The existing large number of organic compounds and their ever-increasing numbers has made it necessary to classify them on the basis of their structures. Organic compounds are broadly classified as follows:
1 Acyclic or open chain compounds
These compounds are also called as aliphatic compounds and consist of straight or branched chain compounds, for example:
2 Cyclic or closed chain or ring compounds
(a) Alicyclic compounds
Alicyclic (aliphatic cyclic) compounds contain carbon atoms joined in the form of a ring (homocyclic).
Sometimes atoms other than carbon are also present in the ring (heterocylic). Tetrahydrofuran given below is an example of this type of compound:
These exhibit some of the properties similar to those of aliphatic compounds.
(b) Aromatic compounds
Aromatic compounds are special types of compounds. You will learn about these compounds in detail in Unit 13. These include benzene and other related ring compounds (benzenoid).
Like alicyclic compounds, aromatic comounds may also have hetero atom in the ring. Such compounds are called hetrocyclic aromatic compounds. Some of the examples of various types of aromatic compounds are:
Organic compounds can also be classified on the basis of functional groups, into families or homologous series.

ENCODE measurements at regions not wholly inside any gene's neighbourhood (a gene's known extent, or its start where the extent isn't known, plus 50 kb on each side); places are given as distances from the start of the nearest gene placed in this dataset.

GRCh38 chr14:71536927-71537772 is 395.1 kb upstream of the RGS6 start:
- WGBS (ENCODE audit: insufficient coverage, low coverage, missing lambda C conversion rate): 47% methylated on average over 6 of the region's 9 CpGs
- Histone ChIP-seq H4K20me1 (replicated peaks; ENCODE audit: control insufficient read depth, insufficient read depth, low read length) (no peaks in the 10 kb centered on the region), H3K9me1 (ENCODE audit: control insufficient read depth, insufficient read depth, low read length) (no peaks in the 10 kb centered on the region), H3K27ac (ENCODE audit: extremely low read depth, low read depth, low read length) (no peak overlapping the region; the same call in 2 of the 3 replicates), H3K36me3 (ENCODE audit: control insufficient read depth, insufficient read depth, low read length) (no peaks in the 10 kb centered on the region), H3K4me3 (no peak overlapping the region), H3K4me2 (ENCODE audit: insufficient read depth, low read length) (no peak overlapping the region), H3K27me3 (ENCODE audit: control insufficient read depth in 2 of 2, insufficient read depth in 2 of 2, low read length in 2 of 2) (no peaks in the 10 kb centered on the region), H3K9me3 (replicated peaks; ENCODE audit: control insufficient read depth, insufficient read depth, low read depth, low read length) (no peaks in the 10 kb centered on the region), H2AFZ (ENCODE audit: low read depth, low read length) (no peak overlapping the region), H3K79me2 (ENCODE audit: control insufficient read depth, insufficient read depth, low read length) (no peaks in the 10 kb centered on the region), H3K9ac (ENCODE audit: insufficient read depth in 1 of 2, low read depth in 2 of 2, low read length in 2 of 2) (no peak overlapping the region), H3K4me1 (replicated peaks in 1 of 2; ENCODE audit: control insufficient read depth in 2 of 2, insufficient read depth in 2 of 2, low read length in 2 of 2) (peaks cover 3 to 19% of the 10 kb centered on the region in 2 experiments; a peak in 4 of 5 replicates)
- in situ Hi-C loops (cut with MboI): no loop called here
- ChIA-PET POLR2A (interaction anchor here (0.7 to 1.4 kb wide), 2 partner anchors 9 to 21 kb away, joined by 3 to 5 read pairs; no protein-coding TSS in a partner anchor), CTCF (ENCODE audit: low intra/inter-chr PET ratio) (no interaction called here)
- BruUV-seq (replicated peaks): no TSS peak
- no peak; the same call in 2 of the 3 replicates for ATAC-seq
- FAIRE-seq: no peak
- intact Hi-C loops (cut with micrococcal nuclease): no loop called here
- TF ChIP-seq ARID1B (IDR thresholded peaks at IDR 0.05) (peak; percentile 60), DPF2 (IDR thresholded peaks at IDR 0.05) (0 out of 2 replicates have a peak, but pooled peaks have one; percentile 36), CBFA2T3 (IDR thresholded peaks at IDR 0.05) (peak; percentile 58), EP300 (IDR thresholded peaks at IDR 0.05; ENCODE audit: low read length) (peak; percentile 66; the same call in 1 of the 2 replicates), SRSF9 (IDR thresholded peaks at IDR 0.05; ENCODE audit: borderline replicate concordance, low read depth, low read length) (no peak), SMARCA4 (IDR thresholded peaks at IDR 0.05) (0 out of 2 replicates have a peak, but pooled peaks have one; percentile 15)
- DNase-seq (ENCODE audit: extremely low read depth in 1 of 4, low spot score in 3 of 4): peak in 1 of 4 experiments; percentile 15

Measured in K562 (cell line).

12.4.1 Functional Group
The functional group is an atom or a group of atoms joined to the carbon chain which is responsible for the characteristic chemical properties of the organic compounds. The examples are hydroxyl group (–OH), aldehyde group (–CHO) and carboxylic acid group (–COOH) etc.
12.4.2 Homologous Series
A group or a series of organic compounds each containing a characteristic functional group forms a homologous series and the members of the series are called homologues.
The members of a homologous series can be represented by general molecular formula and the successive members differ from each other in molecular formula by a –CH2 unit. There are a number of homologous series of organic compounds.
Some of these are alkanes, alkenes, alkynes, haloalkanes, alkanols, alkanals, alkanones, alkanoic acids, amines etc. It is also possible that a compound contains two or more identical or different functional groups. This gives rise to polyfunctional compounds.